Place:Burgess Hill, Sussex, England

NameBurgess Hill
Alt namesSt. Johns-Commonsource: suburb to north of the town
TypeParish, Urban district
Coordinates50.967°N 0.133°W
Located inSussex, England
Also located inEast Sussex, England     (1888 - 1974)
West Sussex, England     (1974 - )
source: Getty Thesaurus of Geographic Names
source: Family History Library Catalog
source: Family History Library Catalog

the text in this section is copied from an article in Wikipedia

Burgess Hill is a town and civil parish in West Sussex, England, close to the border with East Sussex, on the edge of the South Downs National Park, south of London, north of Brighton and Hove, and northeast of the county town, Chichester. It had an area of and a population of 30,635 at the 2011 Census, making it the fourth most populous parish in the county (behind Crawley, Worthing and Horsham) and the most populous in the Mid Sussex District. Other nearby towns include Haywards Heath to the northeast and Lewes, the county town of East Sussex, to the southeast.

Burgess Hill is just on the West Sussex side of the border dividing the two counties, although parts of the World's End district are across the county boundary in the Lewes district of East Sussex.

Burgess Hill is twinned with Schmallenberg in Germany and Abbeville in France.



the text in this section is copied from an article in Wikipedia

Early history

The London to Brighton Way was built connecting London to the South coast and passing through what is now Burgess Hill, and although a Roman road, there is no evidence that the Romans settled there.

Burgess Hill originated in the parishes of Clayton, Keymer, and Ditchling – all of them mentioned in the Domesday Book. The town's name comes from the Burgeys family when the name John Burgeys appeared in the tax rolls. The name of Burgeys stood for 'bourgeois', the inhabitant of a borough. By the Elizabethan period, a community had established itself there, and many buildings dating from this era still stand.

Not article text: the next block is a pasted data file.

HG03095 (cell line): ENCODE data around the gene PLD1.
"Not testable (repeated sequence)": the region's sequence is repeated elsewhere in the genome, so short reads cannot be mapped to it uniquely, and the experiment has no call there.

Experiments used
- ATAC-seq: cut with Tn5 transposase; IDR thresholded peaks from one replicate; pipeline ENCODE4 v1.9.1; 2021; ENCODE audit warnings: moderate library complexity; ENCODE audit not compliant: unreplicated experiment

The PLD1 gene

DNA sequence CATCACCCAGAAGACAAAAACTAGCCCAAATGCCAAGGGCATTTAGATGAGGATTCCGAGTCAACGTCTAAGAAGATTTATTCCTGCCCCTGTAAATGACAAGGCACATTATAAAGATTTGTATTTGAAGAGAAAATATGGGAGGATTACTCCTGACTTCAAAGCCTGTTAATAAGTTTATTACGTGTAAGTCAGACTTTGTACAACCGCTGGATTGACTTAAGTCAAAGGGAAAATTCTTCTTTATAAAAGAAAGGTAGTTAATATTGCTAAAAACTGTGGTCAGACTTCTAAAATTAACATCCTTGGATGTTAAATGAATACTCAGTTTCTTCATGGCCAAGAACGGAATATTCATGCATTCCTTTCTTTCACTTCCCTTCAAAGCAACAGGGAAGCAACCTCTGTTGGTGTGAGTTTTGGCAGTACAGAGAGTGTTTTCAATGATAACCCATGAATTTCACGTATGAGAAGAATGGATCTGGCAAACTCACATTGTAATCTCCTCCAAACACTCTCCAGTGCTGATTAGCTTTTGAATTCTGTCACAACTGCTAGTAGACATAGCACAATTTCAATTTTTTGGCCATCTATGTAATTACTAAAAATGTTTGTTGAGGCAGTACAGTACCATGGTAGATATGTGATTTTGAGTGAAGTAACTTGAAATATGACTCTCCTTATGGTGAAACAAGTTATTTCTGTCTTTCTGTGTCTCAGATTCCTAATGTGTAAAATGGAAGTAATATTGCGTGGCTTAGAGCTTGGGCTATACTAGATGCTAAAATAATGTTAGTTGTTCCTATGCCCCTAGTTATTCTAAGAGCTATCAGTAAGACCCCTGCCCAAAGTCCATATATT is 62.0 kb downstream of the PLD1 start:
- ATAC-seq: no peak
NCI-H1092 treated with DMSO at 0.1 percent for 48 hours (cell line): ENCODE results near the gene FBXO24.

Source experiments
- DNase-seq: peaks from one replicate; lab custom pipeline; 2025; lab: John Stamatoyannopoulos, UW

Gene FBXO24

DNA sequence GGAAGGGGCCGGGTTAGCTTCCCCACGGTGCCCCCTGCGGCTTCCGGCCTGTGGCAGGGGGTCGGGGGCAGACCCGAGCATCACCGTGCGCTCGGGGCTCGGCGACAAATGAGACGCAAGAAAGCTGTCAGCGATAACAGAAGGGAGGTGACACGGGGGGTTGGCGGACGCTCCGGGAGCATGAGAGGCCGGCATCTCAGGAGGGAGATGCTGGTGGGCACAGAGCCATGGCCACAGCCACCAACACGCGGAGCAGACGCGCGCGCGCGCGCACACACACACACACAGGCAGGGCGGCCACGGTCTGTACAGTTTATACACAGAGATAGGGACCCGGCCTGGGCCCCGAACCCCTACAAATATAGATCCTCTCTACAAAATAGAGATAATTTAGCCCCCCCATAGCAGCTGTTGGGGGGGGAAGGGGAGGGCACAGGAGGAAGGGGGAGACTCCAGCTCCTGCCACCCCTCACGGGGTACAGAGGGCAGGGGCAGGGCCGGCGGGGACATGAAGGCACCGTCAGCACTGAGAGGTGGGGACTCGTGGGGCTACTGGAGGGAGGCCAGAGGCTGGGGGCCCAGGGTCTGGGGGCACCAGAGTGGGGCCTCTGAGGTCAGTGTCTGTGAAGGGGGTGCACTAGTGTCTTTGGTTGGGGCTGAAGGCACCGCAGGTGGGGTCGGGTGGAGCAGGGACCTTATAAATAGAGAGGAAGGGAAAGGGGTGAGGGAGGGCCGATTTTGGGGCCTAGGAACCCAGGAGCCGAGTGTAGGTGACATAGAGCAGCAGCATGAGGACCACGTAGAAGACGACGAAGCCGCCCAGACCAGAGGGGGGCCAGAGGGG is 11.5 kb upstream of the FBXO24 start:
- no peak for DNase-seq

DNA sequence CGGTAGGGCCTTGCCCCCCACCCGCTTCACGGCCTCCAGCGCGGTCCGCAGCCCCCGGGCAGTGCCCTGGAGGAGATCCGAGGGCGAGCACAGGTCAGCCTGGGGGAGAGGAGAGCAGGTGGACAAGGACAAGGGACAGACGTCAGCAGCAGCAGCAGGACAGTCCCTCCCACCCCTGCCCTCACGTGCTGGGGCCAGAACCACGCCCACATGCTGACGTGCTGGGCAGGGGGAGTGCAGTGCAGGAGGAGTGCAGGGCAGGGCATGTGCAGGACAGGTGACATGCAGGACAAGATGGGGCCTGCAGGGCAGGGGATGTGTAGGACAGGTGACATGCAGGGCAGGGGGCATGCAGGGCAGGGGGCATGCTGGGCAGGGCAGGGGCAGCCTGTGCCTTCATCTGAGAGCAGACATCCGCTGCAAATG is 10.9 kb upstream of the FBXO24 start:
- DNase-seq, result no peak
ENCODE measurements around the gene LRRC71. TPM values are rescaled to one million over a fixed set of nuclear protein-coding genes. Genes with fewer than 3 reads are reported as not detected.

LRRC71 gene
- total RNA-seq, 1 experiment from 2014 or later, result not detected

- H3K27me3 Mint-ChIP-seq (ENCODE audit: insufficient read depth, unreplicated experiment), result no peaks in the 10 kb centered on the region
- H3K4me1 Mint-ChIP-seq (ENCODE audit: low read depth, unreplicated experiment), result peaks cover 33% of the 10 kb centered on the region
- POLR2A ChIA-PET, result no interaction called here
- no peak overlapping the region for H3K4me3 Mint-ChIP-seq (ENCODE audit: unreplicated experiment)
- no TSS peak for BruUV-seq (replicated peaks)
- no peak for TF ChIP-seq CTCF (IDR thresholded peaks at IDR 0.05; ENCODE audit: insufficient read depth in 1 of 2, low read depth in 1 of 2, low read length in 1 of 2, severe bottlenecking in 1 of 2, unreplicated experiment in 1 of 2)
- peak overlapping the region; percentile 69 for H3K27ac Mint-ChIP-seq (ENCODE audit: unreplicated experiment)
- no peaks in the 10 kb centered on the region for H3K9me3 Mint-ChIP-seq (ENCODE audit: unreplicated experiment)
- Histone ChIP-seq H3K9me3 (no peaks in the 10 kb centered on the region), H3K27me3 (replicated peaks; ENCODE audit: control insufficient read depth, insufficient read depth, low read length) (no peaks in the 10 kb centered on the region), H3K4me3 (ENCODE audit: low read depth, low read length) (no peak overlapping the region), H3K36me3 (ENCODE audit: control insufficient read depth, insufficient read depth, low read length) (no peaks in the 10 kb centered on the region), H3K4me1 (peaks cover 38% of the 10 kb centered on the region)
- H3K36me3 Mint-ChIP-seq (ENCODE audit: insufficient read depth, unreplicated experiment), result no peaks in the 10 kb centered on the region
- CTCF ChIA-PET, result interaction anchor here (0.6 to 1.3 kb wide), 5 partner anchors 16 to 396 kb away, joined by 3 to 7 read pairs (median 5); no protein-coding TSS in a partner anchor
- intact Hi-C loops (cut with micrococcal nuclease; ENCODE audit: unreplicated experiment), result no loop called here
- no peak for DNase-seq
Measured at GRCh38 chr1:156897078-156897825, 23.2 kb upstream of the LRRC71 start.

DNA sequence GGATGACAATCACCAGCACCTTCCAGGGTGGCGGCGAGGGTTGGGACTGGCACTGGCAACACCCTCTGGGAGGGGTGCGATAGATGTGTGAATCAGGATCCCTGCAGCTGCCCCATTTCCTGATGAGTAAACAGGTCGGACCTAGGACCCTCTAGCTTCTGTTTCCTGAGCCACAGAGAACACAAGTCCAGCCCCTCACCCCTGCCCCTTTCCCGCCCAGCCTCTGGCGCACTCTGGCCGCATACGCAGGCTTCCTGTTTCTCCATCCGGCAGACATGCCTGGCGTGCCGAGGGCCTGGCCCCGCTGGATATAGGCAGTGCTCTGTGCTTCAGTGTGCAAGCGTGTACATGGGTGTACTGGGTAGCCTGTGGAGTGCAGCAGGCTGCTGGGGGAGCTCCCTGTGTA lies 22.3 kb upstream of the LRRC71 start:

The hill in the town's name is taken to mean different things to different people. Many believe that the hill in question is the hill on which the railway station currently stands, but there is a Burgess Farm on a hill in the south-east of the town, in Folders Lane. Whether this is the hill referred to in the town's name is not known.

The few buildings in the area were the two farmhouses, at Hammonds Ridge (still standing as a residence) and one at Queen's Crescent, in the west of what is now Burgess Hill. Until the nineteenth century, however, the town was known as St John's Common, and much of what is now the town centre was common land used by the tenants of Clayton and Keymer manors for grazing and as a source of fuel. Buildings which supported the common land were the King's Head pub (now demolished), a blacksmith's forge, and several cottages.

From the fourteenth century or earlier, the annual Midsummer Fair was held on this common land on 24 June, the feast of the birth of St John the Baptist. The last such sheep and lamb fair was held in 1913.

With the development of the London to Brighton mainline railway, those in the business soon realised that transporting sheep by train was more cost effective and easier than using the old roadways. Most livestock trading began to centre on railside markets such as those at Hassocks, Haywards Heath, and Lewes railway stations. By the dawn of the 20th century, livestock trading had all but ceased in the Burgess Hill area.

1700 to 1900

By the early seventeenth century small scale brick and tile manufacture was flourishing and during this time parcels of common land were allocated for house building and small businesses. By the early eighteenth century brick making had been extended and four shops and one or two alehouses established on the common. Craftsmen such as smiths, shoemakers and weavers also worked there. Brickmaking by hand was still undertaken until very recently, by Keymer Tiles (formerly the Keymer Brick and Tile Company) whose tiles can be found in buildings such as St. James Church, Piccadilly and Manchester Central Station (now G-Mex).

The arrival of the London and Brighton Railway in the 1840s (the line was officially opened to Brighton from Haywards Heath on 21 September 1841) was an important milestone in the Town's history and development, despite the station remaining a request stop on the route for a number of years after opening. The influx of trades associated with railway construction and operation, including many navvies changed the demography of the town. The Railway Tavern in Station Road was constructed to provide accommodation for all who needed it on Railway business. The arrival of the railway shaped the traffic pattern of the Town and continues to this day; all road traffic has to cross the line either in the South on Station Road or in the North on Leylands Road. The opening of the Lewes Branch connected the Keymer Brick and Tile Company to the railway network providing access to greater markets. Wivelsfield railway station was originally built nearby on the Lewes branch.